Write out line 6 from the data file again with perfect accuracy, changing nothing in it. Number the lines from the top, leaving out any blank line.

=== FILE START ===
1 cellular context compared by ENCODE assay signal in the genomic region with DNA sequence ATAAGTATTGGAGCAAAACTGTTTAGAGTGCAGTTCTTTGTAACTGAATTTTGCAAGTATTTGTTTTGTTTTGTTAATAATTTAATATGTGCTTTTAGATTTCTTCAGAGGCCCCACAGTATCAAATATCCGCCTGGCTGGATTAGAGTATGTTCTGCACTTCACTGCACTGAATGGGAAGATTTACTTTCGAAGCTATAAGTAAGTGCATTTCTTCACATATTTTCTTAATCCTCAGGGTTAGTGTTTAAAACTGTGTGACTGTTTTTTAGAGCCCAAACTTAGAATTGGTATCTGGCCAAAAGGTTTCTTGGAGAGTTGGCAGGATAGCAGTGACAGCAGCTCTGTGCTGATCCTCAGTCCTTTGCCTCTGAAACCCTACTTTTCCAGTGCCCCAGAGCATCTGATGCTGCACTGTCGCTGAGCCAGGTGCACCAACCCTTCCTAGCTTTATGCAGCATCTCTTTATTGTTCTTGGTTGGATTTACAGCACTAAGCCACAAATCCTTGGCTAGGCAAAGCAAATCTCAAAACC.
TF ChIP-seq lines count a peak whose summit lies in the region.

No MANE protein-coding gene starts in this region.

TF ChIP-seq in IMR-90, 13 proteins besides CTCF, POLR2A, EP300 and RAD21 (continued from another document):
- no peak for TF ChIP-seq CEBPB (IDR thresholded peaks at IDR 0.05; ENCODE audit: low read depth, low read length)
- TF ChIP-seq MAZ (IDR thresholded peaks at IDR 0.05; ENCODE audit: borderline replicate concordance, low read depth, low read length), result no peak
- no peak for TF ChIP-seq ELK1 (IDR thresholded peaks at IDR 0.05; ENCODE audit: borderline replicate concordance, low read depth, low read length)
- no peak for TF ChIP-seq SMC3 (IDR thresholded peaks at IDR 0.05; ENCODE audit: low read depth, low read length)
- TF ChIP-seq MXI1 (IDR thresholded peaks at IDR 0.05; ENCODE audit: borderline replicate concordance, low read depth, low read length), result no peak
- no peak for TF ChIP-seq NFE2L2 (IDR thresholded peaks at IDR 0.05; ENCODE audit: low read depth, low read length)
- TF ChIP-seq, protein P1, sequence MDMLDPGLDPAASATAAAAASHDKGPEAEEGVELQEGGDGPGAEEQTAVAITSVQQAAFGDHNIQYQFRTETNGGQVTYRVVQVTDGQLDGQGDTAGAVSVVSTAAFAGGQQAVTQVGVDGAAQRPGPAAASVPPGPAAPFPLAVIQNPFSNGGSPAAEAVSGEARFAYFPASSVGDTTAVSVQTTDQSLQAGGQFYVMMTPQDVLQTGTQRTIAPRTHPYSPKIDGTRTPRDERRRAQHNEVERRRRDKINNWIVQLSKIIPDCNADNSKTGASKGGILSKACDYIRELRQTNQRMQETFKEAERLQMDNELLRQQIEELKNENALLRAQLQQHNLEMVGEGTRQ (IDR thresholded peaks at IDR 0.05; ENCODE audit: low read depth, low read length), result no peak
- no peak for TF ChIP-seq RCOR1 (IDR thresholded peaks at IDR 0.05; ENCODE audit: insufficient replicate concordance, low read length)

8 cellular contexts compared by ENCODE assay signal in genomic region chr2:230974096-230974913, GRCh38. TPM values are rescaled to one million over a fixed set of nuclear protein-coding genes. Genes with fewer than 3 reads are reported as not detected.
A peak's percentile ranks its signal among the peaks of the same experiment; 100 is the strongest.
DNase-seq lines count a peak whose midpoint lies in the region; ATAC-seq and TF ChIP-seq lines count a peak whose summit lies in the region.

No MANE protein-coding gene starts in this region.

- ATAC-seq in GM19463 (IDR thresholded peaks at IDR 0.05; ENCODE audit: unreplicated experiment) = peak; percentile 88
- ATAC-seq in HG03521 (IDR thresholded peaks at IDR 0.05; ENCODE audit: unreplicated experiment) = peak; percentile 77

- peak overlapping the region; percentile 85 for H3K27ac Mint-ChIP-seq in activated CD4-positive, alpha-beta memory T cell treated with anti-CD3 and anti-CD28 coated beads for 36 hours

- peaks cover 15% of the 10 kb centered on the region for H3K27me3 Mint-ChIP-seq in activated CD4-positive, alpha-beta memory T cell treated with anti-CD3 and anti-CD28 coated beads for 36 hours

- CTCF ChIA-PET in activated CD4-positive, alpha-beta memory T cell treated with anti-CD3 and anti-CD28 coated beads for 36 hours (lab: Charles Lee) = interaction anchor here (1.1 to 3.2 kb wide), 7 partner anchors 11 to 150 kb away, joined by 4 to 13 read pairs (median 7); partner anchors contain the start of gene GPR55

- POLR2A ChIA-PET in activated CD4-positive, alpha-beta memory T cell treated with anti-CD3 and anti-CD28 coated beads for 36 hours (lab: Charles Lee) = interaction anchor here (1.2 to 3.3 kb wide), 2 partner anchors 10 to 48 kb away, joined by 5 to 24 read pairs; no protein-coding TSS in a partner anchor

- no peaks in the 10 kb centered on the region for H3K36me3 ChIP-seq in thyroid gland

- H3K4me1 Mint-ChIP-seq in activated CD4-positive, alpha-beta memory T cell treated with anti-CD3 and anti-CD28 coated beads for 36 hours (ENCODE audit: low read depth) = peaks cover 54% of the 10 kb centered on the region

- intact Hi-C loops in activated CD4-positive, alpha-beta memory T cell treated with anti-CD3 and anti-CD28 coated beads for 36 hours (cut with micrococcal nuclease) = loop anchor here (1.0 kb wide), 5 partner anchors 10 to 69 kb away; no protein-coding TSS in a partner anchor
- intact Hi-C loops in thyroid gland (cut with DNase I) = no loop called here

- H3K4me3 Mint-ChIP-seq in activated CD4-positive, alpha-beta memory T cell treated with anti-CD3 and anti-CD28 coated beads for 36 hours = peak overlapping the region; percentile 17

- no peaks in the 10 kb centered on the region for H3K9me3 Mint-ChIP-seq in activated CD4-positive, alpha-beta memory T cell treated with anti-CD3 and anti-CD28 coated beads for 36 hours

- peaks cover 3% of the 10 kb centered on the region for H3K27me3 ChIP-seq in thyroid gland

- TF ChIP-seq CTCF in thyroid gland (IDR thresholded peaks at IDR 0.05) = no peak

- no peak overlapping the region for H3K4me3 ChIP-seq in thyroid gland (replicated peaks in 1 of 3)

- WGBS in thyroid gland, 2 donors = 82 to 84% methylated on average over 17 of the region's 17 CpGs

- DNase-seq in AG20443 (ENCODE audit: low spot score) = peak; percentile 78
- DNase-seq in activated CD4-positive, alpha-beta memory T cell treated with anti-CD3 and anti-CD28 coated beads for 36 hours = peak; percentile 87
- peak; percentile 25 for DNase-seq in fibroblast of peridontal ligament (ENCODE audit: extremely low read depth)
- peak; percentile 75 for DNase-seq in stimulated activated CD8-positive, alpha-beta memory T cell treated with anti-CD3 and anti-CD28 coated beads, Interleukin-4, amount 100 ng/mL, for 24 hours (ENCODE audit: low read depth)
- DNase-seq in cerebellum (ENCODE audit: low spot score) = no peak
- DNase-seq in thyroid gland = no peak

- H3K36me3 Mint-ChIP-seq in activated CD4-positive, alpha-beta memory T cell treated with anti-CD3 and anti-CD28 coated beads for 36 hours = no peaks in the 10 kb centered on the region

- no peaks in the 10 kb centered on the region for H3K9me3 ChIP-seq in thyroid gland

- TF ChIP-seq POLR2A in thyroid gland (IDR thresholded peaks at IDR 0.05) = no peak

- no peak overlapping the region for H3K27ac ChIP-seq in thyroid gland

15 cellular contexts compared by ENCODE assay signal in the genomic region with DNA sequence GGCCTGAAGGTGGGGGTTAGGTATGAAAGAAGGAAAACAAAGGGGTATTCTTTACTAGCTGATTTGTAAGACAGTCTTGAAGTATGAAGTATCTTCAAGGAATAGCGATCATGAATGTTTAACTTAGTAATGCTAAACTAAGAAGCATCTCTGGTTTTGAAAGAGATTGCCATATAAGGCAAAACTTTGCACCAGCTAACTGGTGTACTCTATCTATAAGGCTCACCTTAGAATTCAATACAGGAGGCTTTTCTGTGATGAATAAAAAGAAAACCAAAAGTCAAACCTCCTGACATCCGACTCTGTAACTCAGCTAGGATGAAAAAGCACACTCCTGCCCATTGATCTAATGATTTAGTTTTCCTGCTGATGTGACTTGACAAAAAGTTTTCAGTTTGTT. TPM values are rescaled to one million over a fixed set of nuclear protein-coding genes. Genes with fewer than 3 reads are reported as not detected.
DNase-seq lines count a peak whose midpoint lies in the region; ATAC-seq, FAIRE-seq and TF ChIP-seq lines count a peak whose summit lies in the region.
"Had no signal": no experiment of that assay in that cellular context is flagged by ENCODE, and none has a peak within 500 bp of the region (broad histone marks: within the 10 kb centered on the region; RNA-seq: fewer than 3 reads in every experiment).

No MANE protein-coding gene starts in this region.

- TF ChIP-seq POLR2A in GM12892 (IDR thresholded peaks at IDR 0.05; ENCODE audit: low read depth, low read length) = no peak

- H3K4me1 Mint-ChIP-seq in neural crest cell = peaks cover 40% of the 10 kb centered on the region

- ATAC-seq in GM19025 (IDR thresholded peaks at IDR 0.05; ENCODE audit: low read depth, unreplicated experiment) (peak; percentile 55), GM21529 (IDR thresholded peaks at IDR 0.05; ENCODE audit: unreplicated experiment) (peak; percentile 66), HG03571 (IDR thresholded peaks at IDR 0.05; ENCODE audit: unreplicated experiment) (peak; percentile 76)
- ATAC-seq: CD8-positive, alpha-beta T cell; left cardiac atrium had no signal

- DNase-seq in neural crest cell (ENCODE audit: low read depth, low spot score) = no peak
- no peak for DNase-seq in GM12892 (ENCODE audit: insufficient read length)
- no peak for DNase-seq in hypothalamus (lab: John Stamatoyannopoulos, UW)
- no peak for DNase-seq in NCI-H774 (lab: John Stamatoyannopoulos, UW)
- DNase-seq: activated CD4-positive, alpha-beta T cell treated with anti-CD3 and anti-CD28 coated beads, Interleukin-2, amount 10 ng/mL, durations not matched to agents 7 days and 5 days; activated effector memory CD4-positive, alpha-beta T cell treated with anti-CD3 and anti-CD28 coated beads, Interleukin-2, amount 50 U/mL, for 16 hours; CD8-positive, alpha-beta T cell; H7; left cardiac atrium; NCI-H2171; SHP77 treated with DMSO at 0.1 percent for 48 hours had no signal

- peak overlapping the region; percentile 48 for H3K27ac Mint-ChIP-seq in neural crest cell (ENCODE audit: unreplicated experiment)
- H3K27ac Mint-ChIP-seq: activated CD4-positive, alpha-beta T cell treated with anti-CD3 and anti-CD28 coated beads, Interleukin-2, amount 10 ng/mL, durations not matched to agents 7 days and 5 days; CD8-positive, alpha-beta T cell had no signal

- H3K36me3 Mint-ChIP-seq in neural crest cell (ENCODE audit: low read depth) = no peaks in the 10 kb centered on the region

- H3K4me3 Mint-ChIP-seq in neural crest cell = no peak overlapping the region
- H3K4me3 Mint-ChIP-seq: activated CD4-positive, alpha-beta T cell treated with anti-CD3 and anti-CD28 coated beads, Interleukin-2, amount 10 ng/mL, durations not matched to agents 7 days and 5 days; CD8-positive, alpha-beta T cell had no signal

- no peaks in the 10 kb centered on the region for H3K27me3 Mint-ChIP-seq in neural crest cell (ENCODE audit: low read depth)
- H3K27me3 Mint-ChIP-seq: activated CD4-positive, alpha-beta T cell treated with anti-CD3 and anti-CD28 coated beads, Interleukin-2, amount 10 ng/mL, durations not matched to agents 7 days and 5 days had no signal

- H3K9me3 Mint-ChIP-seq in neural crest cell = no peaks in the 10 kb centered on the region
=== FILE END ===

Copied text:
- TF ChIP-seq MAZ (IDR thresholded peaks at IDR 0.05; ENCODE audit: borderline replicate concordance, low read depth, low read length), result no peak